Watch: Judge Napolitano Disproves Fox & Friends’ Pro-Trump Talking Points Live On Air
Fox & Friends tried to report on Michael Cohen’s sentencing this morning by bringing on their normal legal analyst, Judge Andrew Napolitano. Cohen was sentenced to three years in prison for paying hush money to women President Donald Trump had affairs with. The President was directly implicated in the payments, so Fox & Friends were keen to defend him.
“Judge, Michael Cohen got off pretty easy, three years is pretty good. He has to be happy about that,” Brian Kilmeade began but Napolitano quickly replied: ” No-one is happy about going to jail but it’s a lot less time than the government wanted and a lot less time than we all thought he would get. I have sentenced over 1,000 people in my career and I have heard things defendants say. Sentencing today is essentially a mathematical function. You’re checking boxes, you’re complying with guidelines. There is some room for deviation and Judge Pauley, the judge in this case, gave Michael Cohen a substantial benefit.”
“Co-operation?” Steve Doocy asked.
“Correct,” Napolitano said. “He was prosecuted by the special counsel in D.C. They wanted him to get no jail time and he was prosecuted by the U.S. Attorneys here in New York. They wanted him to get four years. Judge Pauley gave him three. But, a very, very telling statement came out of the judge’s mouth after he read all the documents and heard all the arguments from the government, prosecutors in D.C., prosecutors in New York, Michael Cohen and his lawyers and that was about the President – the judge finding that the President ordered and paid for Michael Cohen to commit a crime. That is very telling.”
“What crime?” Doocy interjected.
“The intentional deception and failure to report campaign payments,” Napolitano said slowly.
“Donald Trump has said that that was not a campaign violation because it wasn’t involving the campaign. It was a damage control payment,” Doocy said.
“Unfortunately the President wasn’t in the courtroom,” Napolitano said. “And the people who were, the federal prosecutors, who had a statement from David Pecker, the guy that owns the National Enquirer, said it was for the campaign. The prosecutor said it was for the campaign. Michael Cohen said it was for the campaign. The President wasn’t there; maybe he should have had lawyers there.”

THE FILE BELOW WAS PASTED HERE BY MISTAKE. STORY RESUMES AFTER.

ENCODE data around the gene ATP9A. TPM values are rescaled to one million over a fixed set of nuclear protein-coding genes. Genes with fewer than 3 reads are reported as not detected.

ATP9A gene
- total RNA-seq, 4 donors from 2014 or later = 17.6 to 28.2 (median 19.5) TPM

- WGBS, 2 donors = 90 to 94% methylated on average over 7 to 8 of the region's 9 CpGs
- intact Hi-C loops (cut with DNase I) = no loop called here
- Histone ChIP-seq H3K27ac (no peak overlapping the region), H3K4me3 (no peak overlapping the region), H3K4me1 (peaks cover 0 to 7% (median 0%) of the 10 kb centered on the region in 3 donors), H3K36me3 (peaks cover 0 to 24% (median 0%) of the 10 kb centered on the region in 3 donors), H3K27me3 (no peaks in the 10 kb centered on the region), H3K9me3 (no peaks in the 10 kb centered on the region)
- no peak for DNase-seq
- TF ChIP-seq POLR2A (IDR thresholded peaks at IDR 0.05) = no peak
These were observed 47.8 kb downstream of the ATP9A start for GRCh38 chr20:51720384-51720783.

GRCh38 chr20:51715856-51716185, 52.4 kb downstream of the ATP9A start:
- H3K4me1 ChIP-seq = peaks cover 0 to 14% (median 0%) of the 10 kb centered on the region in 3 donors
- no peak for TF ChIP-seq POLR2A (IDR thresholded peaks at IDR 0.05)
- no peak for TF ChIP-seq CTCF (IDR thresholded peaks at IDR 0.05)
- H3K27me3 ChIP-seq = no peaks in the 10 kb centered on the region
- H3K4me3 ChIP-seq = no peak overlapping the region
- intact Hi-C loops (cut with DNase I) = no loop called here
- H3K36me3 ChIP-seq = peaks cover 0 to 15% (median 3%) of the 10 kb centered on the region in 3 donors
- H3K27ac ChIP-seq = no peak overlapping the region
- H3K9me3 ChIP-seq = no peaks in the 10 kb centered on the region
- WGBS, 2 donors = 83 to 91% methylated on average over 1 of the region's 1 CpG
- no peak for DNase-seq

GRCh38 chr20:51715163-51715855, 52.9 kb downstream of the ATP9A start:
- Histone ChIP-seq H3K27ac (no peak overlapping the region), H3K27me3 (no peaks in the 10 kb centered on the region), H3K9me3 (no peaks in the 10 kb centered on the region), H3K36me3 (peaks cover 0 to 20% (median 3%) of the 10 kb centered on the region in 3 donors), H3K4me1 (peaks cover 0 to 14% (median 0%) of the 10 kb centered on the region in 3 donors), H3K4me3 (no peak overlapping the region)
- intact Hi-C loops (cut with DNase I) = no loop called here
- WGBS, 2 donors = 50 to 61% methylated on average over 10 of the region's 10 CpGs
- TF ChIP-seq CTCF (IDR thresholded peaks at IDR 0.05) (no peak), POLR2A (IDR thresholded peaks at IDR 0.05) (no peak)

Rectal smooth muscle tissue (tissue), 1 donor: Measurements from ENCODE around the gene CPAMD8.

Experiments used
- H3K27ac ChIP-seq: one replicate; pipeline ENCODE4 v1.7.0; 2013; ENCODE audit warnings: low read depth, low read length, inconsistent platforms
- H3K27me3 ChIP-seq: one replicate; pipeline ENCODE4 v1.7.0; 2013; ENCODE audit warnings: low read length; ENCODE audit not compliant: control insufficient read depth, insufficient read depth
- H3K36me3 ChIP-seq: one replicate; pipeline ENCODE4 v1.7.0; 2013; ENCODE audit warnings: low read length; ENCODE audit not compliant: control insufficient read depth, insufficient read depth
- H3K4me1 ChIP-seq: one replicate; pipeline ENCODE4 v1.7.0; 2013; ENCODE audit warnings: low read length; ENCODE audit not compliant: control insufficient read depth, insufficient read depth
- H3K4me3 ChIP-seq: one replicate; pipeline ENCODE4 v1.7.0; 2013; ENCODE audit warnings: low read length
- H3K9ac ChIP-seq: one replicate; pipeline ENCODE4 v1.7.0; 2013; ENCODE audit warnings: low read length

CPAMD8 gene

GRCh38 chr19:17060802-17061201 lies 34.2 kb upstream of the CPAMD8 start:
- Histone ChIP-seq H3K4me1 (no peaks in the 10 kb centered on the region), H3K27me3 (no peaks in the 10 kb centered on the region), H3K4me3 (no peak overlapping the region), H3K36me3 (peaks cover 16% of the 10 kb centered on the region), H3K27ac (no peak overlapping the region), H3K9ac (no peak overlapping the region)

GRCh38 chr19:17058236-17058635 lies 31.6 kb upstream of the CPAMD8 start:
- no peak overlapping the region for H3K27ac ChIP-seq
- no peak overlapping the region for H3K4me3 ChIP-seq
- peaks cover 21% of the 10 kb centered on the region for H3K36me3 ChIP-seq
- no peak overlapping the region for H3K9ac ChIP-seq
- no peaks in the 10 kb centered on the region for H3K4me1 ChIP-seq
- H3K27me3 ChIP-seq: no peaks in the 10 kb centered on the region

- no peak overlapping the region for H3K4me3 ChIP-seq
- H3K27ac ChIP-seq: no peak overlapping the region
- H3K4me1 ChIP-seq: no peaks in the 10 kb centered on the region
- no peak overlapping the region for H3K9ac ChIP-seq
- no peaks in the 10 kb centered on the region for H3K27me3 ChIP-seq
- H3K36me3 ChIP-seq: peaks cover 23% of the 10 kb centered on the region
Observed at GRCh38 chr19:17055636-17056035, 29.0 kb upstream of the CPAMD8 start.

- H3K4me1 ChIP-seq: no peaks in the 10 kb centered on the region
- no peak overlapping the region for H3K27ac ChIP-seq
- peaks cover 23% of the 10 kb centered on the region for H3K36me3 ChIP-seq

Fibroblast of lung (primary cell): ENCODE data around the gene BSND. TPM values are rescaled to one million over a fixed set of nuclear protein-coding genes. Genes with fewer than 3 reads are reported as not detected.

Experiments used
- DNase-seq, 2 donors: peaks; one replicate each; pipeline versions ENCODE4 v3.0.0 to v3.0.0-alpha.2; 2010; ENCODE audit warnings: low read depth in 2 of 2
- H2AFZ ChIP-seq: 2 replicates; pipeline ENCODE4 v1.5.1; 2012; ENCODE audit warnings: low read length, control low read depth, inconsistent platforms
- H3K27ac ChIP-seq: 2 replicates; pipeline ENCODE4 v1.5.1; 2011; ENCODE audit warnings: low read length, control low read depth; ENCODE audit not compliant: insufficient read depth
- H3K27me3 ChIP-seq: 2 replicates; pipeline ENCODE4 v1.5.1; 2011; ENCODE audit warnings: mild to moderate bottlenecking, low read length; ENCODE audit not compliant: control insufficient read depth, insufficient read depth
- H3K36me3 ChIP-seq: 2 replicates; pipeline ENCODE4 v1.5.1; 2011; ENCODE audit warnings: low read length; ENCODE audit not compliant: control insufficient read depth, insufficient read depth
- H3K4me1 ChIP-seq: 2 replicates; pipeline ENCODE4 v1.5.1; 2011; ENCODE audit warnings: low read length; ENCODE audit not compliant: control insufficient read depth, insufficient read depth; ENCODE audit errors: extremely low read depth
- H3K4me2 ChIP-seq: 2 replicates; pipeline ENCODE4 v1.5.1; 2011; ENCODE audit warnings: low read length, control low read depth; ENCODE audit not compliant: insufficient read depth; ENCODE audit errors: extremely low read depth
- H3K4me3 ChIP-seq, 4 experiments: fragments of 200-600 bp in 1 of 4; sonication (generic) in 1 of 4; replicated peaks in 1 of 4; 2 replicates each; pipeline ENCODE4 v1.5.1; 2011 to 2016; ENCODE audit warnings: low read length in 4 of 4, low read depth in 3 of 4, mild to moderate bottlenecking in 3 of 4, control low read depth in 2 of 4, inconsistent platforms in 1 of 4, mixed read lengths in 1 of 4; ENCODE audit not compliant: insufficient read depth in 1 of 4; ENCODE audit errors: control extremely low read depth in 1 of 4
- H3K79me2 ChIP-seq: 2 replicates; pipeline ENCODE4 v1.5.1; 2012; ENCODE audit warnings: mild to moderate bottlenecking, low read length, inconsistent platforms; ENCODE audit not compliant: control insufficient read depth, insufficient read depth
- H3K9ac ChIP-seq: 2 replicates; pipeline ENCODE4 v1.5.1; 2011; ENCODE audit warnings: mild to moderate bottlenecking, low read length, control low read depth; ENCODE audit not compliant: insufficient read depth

After explaining a little more about campaign finance violations, Brian Kilmeade jumped in with an entirely hypothetical scenario: “Like, for example, Reverend Wright is speaking out, making candidate Obama look bad and someone walks up to Reverend Wright and says ‘Hey, can you stop making the senator look bad, he is running for president?’ What does it have to do with the campaign? That might influence how I vote.”
Napolitano explained that the hypothetical would not be a campaign finance violation, but Kilmeade said: “This is no different. This is a negative story the president went after because he was running for president.”
“I understand the President’s argument. Unfortunately, the court and the prosecutors who work for the President disagree with him,” Napolitano said.
Steve Doocy then tried to compare the hush money payments to former Democratic presidential candidate John Edwards, who allegedly used campaign funds to pay off a woman he had had an affair with.
“John Edwards’ case actually hurts the President,” Napolitano said. “John Edwards’ lawyers made a motion to dismiss the indictment saying it’s not a crime. And the judge published an opinion saying why it’s a crime. Now, the jury didn’t believe the government and believed John Edwards. But the fact of the matter is any scheme to defraud the government by failing to report what must be reported is a crime unless it’s an honest mistake, in which case it’s not a scheme.”
They then moved on to talking about how much of the sentence Cohen will serve and whether he could practice law again.